As I’ve mentioned on this site a few times, I was really excited about seeing the new independent sci-fi film Another Earth. Well, I finally saw it and wow. What a disappointment!
Another Earth is a film about an intelligent teenage girl (Brit Marling) who gets a scholarship to M.I.T. She goes out to celebrate and while drunkenly driving home, she hears a report on the radio that a new planet has been discovered. Looking out the window of her car, she spots the new planet while, at the same time, smashing into another car and killing the wife and son of composer William Mapother. Mapother is put in a coma and Marling ends up getting sentenced to prison.
Four years later, Marling is released from jail. She gets a job working as a janitor in her old high school. She also tracks down Mapother, who has come out of his coma and has no idea that Marling is the girl who killed his family. Through a couple of plot contrivances that makes less sense the more you think about them, Marling becomes Mapother’s maid. Though Mapother is, at first, surly towards her, he soon falls in love with her because otherwise, nothing would happen in the movie.
Meanwhile, it turns out that the new planet is actually a mirror Earth! Wow, isn’t that exciting? Well, no one on “Earth 1” seems to be all the excited about it. Don’t get me wrong — they talk about it a lot and we got a lot of monologues about the possibilities of a mirror Earth and how we’ve all apparently got a double on this other Earth but still, everyone’s just kinda like “Oh, that’s neat.” Anyway, Marling wants to go to the new Earth to see if the alternate her is doing any better than her. Luckily, there’s a Richard Branson-type billionaire who is having an essay contest to win a chance to take a civilian flight to the new Earth. We’re told that this civilian flight will be the first to land on Earth 2, which I guess can only mean that the Earth 1 equivalent of Barack Obama really did a number of Earth 1’s version of NASA.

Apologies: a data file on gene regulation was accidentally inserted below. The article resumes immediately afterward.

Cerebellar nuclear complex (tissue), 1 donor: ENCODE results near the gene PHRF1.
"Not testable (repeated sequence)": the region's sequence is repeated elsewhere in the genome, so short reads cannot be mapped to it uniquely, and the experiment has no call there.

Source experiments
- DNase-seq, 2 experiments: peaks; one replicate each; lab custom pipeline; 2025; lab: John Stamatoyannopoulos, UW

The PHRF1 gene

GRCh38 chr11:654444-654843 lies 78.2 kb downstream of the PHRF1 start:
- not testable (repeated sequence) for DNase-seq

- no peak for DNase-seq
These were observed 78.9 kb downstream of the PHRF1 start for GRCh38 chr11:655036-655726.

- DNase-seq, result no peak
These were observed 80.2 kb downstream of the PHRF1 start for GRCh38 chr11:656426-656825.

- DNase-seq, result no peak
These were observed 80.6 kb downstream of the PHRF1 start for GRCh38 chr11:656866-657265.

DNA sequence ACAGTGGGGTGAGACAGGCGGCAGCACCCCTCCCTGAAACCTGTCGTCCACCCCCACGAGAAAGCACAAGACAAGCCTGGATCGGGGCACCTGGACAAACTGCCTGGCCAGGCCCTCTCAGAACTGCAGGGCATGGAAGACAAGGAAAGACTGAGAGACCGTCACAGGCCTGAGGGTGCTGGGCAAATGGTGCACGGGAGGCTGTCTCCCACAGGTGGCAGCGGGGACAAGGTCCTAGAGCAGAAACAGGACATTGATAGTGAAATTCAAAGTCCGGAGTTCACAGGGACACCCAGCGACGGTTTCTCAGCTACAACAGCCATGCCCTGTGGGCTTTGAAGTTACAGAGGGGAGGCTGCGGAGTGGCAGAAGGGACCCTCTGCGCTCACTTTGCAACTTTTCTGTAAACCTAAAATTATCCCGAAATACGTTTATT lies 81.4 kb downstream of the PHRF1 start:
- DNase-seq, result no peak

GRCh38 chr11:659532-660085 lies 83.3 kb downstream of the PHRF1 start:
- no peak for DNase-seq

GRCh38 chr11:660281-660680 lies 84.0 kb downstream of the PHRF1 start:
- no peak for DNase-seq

Another Earth isn’t necessarily a terrible film but it certainly is a disappointing one. The film is essentially a collection of indie film clichés that are all held together with an intriguing premise. Unfortunately, the only thing intriguing about the finished film is thinking about how great it could have been if director Mike Cahill and screenwriter (and star) Brit Marling had actually bothered to explore any of the film’s issues beyond a surface level. Mapother does a good job playing his surly role but he has next to no chemistry with Marling and you never, for a minute, believe in their relationship. When Marling isn’t lying to Mapother, she’s bonding with a blind janitor from India who only speaks in philosophical one liners. Why is the janitor in the film? Why does he suddenly decide to mentor Marling? Why does he drink bleach? There’s also a really embarrassing scene where Marling talks on the phone with a guy doing a really over-the-top imitation of Richard Branson. Director Cahill offers up endless montages of Marling looking pretty and sad as she wanders around aimlessly and he’s got the whole shaky cam, zoom lens thing down but he doesn’t seem to understand that images are empty without some sort of honest emotion behind them.
That said, the film does have a great ending, an ending which hints at the film that Another Earth could have been.